Published in the Fort Collins Coloradoan on May 27, 2018
On May 1, Fort Collins Partners for Clean Energy (FCP4CE) presented a resolution to City Council asking council members to adopt the goal of achieving 100 percent renewable electricity by 2030. The editorial written by Kevin Duggan on behalf of the Coloradoan editorial board concerning that resolution is sadly uninformed.
The editorial raises the question of whether relying on renewable sources will jeopardize the affordability and reliability of the electricity supplied by Platte River Power Authority, the city’s wholesale power provider. What it failed to mention, even though this made national news in January, is that utility-scale solar and wind are the cheapest forms of new electricity in Colorado.
PRPA discovered this last year: it tripled the amount of wind power it sought last August to 150 megawatts after calculating that adding cheaper renewables will reduce rates charged to owner municipalities by 2 percent to 5 percent in the long haul.
Will the price of renewables continue to be competitive after federal subsidies are removed? According to Lazard, the leading financial analysts in the country, unsubsidized wind is cheaper than all other new sources today; and, as prices continue to fall, unsubsidized solar will soon be as cheap or cheaper than all other sources except wind by 2025.
As for reliability, the Zero Net Carbon (ZNC) study completed by PRPA last year modeled an 80 percent renewable grid scenario with 20 percent of the power provided by a new combined cycle natural gas-fired plant. This scenario met all of PRPA’s reliability standards.
The use of utility-scale battery storage – necessary to achieve entirely renewable electricity — sacrifices nothing to gas-fired plants in terms of reliability. Prices in that sector are falling so rapidly that battery storage is expected to be competitive with gas-fired plants in most markets by 2022, well ahead of 2030. Recent projects in Arizona show that utility-scale Lithium-Ion storage is a technology that is ready and affordable today.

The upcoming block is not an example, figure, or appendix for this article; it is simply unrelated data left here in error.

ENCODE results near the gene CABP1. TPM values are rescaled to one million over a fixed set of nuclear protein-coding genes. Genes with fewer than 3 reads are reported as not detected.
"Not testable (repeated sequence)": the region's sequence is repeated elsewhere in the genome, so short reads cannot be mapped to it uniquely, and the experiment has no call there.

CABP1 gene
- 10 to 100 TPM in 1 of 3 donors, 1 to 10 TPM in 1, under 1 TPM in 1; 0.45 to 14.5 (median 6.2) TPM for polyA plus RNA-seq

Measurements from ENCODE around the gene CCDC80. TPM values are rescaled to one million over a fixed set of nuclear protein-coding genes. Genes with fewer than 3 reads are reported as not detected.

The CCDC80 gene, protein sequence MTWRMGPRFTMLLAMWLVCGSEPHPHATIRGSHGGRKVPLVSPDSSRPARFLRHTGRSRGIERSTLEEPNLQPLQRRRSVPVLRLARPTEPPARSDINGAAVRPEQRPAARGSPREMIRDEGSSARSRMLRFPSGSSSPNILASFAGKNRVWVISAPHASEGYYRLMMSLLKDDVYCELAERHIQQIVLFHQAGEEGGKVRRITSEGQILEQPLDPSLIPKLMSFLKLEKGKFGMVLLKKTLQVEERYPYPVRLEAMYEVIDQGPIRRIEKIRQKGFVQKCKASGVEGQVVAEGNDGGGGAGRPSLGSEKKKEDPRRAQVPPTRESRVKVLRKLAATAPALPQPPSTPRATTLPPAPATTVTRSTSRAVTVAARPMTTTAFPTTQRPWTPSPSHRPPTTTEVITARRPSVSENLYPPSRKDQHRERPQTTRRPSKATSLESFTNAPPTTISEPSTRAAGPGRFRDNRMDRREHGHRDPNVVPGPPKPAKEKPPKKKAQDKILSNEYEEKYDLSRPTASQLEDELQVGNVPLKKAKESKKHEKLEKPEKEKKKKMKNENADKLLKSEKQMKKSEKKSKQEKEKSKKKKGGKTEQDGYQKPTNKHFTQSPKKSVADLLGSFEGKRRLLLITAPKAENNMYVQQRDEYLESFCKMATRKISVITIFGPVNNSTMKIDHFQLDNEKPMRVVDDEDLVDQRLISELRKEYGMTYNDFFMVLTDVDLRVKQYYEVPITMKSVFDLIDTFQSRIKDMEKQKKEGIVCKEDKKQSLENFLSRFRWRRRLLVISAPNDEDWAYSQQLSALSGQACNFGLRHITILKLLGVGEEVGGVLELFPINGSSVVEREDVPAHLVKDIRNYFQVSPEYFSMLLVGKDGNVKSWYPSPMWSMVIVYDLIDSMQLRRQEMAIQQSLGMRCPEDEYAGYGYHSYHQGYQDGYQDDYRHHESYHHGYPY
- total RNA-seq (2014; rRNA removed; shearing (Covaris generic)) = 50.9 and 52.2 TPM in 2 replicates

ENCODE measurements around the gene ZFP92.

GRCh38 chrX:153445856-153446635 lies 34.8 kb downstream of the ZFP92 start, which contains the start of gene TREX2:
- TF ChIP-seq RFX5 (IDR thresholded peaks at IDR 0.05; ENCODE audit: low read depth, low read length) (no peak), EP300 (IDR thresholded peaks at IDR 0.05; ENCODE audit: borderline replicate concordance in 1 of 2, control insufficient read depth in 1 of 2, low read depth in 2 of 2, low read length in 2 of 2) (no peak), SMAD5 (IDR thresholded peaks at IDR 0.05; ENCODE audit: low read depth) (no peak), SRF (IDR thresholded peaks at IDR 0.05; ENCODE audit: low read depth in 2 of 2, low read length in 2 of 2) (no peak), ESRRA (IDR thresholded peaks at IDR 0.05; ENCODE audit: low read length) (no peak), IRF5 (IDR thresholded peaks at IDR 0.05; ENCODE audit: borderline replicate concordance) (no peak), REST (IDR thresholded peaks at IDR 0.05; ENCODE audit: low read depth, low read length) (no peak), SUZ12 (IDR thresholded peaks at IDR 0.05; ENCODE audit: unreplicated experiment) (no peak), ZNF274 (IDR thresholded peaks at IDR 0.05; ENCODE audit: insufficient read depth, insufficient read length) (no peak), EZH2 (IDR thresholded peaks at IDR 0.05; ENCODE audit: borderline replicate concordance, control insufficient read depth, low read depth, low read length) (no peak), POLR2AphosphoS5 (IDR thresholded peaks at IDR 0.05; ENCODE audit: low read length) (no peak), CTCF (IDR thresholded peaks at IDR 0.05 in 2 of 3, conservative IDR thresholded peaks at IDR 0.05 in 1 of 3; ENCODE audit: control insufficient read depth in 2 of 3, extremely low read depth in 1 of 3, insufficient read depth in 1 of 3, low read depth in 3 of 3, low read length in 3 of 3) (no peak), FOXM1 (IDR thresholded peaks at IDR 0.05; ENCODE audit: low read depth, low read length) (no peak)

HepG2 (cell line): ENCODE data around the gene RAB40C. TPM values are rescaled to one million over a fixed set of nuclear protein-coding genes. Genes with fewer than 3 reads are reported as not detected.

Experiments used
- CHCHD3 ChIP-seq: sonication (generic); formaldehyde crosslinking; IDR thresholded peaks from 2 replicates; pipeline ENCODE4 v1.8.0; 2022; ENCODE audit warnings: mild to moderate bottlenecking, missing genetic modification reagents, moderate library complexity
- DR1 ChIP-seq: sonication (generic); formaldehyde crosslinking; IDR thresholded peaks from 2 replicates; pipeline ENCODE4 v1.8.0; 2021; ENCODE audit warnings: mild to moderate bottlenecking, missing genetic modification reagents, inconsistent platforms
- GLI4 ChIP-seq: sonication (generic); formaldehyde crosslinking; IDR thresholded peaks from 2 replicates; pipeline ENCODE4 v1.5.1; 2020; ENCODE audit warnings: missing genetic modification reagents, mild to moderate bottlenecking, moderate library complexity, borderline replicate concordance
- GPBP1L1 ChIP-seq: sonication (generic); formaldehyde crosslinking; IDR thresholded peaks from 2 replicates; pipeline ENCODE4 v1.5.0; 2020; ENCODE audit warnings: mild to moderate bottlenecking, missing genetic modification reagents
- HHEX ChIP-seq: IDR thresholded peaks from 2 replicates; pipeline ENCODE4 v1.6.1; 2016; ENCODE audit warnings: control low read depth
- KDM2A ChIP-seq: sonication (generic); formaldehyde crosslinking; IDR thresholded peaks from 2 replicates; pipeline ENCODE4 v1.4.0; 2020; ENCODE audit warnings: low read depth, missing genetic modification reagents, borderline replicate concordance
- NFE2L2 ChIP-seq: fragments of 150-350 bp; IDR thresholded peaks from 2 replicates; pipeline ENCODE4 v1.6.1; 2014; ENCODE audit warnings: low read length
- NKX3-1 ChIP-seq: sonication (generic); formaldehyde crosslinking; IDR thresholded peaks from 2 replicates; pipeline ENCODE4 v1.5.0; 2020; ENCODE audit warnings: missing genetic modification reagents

FCP4CE brought the renewable electricity resolution forward after collecting more than 2,000 signatures from Fort Collins residents who support it. Several of the largest employers in town — Colorado State University, Walmart, Anheuser-Busch, Schneider Electric, HP — collectively consume 20 percent of the electricity provided to the city. Each has committed to achieving 100 percent renewable electricity by 2030 or before.
FCP4CE members presented our resolution to City Council after a meeting with PRPA staff to share results from a critique of their ZNC study. PRPA’s response? They largely agreed with our conclusions and promised to address them in future modeling efforts. Our coalition has found PRPA to be unflinchingly fair-minded while working with us on this issue.
Make no mistake: the primary motivation for introducing this resolution is to protect our climate and to help the city meet its Climate Action Plan goals, starting with reducing greenhouse gas emissions 80 percent by 2030 compared to 2005 levels, which was unanimously approved by council three years ago. We believe that a fully renewable electricity grid will be essential to meeting that goal.
Getting to fully renewable electricity by 2030 will not be easy. Our coalition is not naive about that. What it will take is honest dialogue and a fair consideration of all relevant facts. We welcome the editorial board of the Coloradoan to engage with us in this effort in the future.
Nick Francis is on the Steering Committee of the Fort Collins Sustainability Group, a member of FCP4CE.